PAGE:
Windows XP Digital Music: Transferring Files to Your Portable Audio Player
You can use a variety of software to manage files on your portable audio player. Many players require you to use their proprietary software, and some players interface with Windows Media Player. The first player demonstrated here works with Windows Media Player (after installing some linking software provided by the included CD — and Internet updates).
The Rio Chiba player advertises that it's compatible with Windows Media Player, among other players. That means you can use the Copy to CD or Device tab in Windows Media Player to manage the files on your portable audio device. Follow these steps to set up the software and transfer your music files:
1. Install all the software that's recommended by the manufacturer.
The installation CD starts automatically on insertion. To make the Chiba work with Windows Media Player, you must install all the software and drivers on the CD, in addition to the available Internet updates. In this case, the device updated itself automatically. You may have to download software from the company's Web site as well.
Always check the manufacturer's Web site periodically to see whether any new information or updates are available for your portable audio player. These updates can help your player run better and can solve any technical problems you may have.
2. Connect the portable audio player to your computer.
Make sure that the device is powered on when it's connected so that the computer can recognize it.
3. Open Windows Media Player, and click the Copy Music to CD or Device tab.
This brings up the view that allows Windows Media Player to transfer files.
4. Select your device from the drop-down menu in the upper-left corner of the screen.
For this example, you select Rio Chiba from the menu, and Windows Media Player lists all the available folders.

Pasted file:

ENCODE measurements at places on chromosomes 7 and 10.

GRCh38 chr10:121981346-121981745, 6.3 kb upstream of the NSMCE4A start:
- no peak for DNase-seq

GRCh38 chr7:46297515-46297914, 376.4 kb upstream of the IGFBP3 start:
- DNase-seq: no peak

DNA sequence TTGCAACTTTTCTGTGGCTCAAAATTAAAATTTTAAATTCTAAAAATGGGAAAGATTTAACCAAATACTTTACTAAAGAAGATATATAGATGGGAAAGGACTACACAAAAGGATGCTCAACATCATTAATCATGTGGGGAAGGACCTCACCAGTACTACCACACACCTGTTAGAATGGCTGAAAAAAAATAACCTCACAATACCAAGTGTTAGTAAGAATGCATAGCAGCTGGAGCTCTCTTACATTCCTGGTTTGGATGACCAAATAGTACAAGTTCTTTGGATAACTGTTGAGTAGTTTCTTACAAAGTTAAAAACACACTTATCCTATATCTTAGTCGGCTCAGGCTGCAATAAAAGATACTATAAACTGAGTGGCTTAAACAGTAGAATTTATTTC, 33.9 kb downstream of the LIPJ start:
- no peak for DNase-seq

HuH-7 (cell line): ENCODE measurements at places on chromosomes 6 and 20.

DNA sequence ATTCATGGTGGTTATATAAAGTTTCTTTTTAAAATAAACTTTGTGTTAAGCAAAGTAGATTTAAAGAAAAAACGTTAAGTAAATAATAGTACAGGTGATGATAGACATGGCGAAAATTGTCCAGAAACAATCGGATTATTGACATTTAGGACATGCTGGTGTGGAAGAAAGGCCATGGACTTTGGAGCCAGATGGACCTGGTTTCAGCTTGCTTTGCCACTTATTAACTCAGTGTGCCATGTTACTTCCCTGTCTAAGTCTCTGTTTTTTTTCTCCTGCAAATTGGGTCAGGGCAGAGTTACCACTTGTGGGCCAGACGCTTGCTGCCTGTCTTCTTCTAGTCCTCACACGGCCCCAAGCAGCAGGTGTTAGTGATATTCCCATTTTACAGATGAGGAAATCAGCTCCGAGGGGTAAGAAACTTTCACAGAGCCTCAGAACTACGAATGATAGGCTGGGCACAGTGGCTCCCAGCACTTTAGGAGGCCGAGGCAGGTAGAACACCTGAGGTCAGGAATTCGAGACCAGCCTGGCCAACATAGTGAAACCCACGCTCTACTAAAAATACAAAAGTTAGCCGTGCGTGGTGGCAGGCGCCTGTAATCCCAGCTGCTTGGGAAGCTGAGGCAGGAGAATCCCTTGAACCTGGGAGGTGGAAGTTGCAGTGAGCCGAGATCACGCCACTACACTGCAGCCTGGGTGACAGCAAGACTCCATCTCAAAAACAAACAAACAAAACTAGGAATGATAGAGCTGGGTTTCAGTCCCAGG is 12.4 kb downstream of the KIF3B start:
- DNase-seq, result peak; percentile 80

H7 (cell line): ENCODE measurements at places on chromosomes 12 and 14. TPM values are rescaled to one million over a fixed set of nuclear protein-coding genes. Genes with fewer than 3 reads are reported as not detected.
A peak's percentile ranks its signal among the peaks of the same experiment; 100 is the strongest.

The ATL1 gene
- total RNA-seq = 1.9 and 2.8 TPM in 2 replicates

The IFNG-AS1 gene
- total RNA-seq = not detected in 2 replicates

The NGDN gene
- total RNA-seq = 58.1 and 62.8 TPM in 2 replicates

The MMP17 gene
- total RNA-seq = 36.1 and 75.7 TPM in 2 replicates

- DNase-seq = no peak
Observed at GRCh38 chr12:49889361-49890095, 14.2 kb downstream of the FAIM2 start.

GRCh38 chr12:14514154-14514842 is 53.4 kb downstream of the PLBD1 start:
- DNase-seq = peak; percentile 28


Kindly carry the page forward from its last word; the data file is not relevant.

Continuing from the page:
5. Select the music that you want to transfer to your player using the drop-down menu in the upper-left corner of Windows Media Player.
You can also choose files from your My Music folder or any other location on your computer.
6. Click the Copy button in the upper-right corner of Windows Media Player.
This transfers the files from your computer to the portable audio device.
7. Check the menu on the right side of the screen to make sure that all the songs made it to the device.
You can see the file is now on the Rio Chiba. You may now disconnect the device (making sure to stop it using the Safely Remove Hardware icon if necessary) and take your music on the road.
The following example shows you how to use one of the more popular media players (iTunes) with the FireWire cradle that's included with the iPod portable media player. Because of the close connection between iTunes and the iPod, the transfer process is even quicker. It can be a drawback, though, if you don't like to use the software that's associated with the portable media player. Choose your players carefully.
Follow these steps to install the software and transfer your music files:
1. Install all the software provided by your manufacturer.
iTunes also automatically updates when you make an Internet connection. When the installation and update are finished, activate iTunes.
2. Connect the FireWire cable to your computer.
The iPod can also connect to a computer via a USB 2.0 connection, but it's preferable to use FireWire. This not only connects the device, but it also charges the iPod's battery while it's connected. If you have a docking station, you can also connect it to the cable at this time.
3. Connect the iPod to the docking station or cable.
The computer should recognize the device, and it will show up on the left menu of iTunes.
4. Right-click the iPod, and select Update Songs.
This automatically syncs the songs in your iTunes library with the iPod. You may also change the options to update the iPod automatically, or you can manually drag the songs that you want to the device.
5. Right-click the iPod, and select Eject.
This allows you to disconnect the device from the computer. Note that the Eject command is followed by the name you gave the device when you first loaded it.
You have to stop or eject any device from your computer before physically disconnecting the device to avoid damaging any components.
After you've transferred files from your computer to your portable audio device, can you copy files from your portable player to another player? That depends.
The iPod enables you to store the files on the player, but it doesn't allow you to move them to another computer. It also restricts the number of times you can burn the file or share it among computers. Other devices may allow you to transfer freely, but files that you've purchased from online services may have copy protection that prevent them from being transferred to another system.
As long as the files remain in your possession, it's not going to be a problem. Just remember that you have to retain your original copy of the files — you can't sell that and keep the copies.